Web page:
Release notes for WeatherSpork version 4.3.5

  • Fixed a bug that caused a ceiling difference between Route Profile and Meteogram views.
  • Changed fill colors of crosswind component graph in Meteogram view to green (0 – 10 kts), yellow (11 – 15 kts) and red (16+ kts).
  • Changed line colors of prevailing wind graph in Meteogram view to green (0 – 10 kts), yellow (11 – 20 kts) and red (21+ kts).
  • Fixed a bug that caused icing G-AIRMET bases to be depicted improperly for FL450.
  • Removed Privacy Policy & Terms of Service links from About view in the app and web-based versions.

New weather imagery for you jet jockeys

If you are flying in the flight levels this summer and especially the upper flight levels, we have some new static weather Imagery for you!  We recently added to WeatherSpork version 4.3.4 new guidance that is going to be very popular with you jet jockeys out there.   It’s from the High Resolution Ensemble Forecast (HREF) which is updated four times a day and provides two probabilistic forecasts for echo top heights at hourly intervals with a lead time of 36 hours.

Two probabilistic forecasts are available in WeatherSpork.  You will find this in the Imagery view under the HREF Model.  Choices include echo top heights greater than 30,000 feet MSL and echo top heights greater than 35,000 feet MSL.  The height of the echo top is a forecast for the highest simulated radar echo top (top of the precipitation core) with an expected reflectivity not less than 18 dBZ.  Remember, these are forecasts, not actual NEXRAD echo tops.  And note, the cloud tops are often higher.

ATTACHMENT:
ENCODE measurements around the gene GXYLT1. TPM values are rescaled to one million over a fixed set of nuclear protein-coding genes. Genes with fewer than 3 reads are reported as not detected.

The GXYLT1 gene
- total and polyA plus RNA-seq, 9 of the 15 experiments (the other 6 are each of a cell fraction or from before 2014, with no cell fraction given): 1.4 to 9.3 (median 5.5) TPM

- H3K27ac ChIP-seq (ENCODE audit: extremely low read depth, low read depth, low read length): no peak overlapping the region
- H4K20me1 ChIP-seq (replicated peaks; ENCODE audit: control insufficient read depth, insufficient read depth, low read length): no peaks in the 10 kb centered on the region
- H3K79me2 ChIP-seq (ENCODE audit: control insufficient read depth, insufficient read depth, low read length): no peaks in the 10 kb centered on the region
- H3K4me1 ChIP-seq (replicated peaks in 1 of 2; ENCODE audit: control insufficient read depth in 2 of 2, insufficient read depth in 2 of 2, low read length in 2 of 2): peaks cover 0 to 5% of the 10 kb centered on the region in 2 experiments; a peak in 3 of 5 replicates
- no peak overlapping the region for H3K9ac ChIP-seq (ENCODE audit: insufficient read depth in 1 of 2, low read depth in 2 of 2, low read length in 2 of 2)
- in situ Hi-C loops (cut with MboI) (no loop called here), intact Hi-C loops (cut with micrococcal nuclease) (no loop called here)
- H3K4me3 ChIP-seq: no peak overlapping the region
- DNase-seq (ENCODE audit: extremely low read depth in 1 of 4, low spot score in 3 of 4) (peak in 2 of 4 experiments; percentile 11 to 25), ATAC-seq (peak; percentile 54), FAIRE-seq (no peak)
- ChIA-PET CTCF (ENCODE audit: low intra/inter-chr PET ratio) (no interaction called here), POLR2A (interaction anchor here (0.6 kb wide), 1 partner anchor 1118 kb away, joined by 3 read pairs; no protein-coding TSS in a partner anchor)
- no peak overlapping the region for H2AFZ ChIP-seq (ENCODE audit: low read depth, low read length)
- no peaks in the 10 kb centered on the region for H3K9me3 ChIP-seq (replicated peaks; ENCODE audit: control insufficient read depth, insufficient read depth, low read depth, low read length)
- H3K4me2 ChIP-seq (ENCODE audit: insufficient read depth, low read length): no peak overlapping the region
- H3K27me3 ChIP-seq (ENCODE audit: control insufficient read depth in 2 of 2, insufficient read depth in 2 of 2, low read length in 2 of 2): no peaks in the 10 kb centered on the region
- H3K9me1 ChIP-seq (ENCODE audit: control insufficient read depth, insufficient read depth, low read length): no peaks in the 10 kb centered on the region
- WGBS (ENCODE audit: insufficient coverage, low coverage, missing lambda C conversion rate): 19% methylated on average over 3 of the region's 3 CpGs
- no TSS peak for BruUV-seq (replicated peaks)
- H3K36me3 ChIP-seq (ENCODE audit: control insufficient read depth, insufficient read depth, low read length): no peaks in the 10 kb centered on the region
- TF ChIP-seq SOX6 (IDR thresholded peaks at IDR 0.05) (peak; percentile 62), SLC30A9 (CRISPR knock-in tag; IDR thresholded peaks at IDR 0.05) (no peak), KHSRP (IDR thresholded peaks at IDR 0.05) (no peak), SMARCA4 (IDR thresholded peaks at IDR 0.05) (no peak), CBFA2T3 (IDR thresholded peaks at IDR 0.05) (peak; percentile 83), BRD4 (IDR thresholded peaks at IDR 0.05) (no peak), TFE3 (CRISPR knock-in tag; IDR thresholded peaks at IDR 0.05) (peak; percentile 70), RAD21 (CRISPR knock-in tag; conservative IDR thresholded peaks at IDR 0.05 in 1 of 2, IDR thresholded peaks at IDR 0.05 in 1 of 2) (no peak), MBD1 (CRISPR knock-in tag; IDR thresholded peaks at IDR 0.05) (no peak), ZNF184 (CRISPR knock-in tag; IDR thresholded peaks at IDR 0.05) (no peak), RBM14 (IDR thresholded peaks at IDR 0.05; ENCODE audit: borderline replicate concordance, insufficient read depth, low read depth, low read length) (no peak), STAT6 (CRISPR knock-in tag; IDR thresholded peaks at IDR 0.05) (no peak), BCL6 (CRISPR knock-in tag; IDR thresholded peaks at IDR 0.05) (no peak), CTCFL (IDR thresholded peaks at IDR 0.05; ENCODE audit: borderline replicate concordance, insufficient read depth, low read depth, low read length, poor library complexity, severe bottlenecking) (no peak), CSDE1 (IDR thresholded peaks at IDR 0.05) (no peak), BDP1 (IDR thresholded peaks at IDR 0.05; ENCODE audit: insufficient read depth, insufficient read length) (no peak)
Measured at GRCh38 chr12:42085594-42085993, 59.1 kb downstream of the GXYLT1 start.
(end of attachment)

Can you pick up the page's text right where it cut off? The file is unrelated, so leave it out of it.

Notice the scale at the bottom of the chart.  The echo top height forecast depicted on the chart is a calibrated probability.  The highest probabilities are on the right side of the scale (red and purple) with lowest probabilities on the left (green and blue).  So a forecast that’s depicted in red means there’s a 90 to 100% chance at the forecast valid time, there will be tops greater than 30,000 feet (or 35,000 feet depending on the forecast you are using).   Therefore, flying through or near areas of red and purple will likely require flying at an altitude higher than 30,000 feet (or 35,000 ft).  They may be areas you want to avoid.

A flight at 30,000 feet (or 35,000 feet) through areas without colors depicted will very likely be above the highest echo tops or in an area without precipitation forecast.

The valid time is posted at the top of the chart as shown above (underlined in red).  It uses a YYYYMMDD HHMMZ format. For example, the chart abvove is a 33 hour forecast valid at May 9, 2018 at 03Z (20180509 0300Z).  The time on the left side is the initialization time of the model or what is referred to as the “run time” or “cycle time” of the HREF forecast model.

“Most pilots are weatherwise, but some are otherwise.”

Scott Dennstaedt
Weather Systems Engineer
Co-founder, WeatherSpork

April 2018 SporkNews

If you are new to WeatherSpork, we want to say welcome to the Spork family!  Each month we plan to send out this e-Newsletter we call SporkNews to keep you updated on the latest developments in WeatherSpork.  If you use social media, feel free to follow us on Twitter (@weathersporkapp), Facebook (http://facebook.com/weatherspork) and on our YouTube channel (https://www.youtube.com/channel/UCxHi72FoCshPjHC2vIFXCkg).  Of course, don’t forget to check out Scott’s blog, The Spork Report to learn more about weather and the app.

New features of WeatherSpork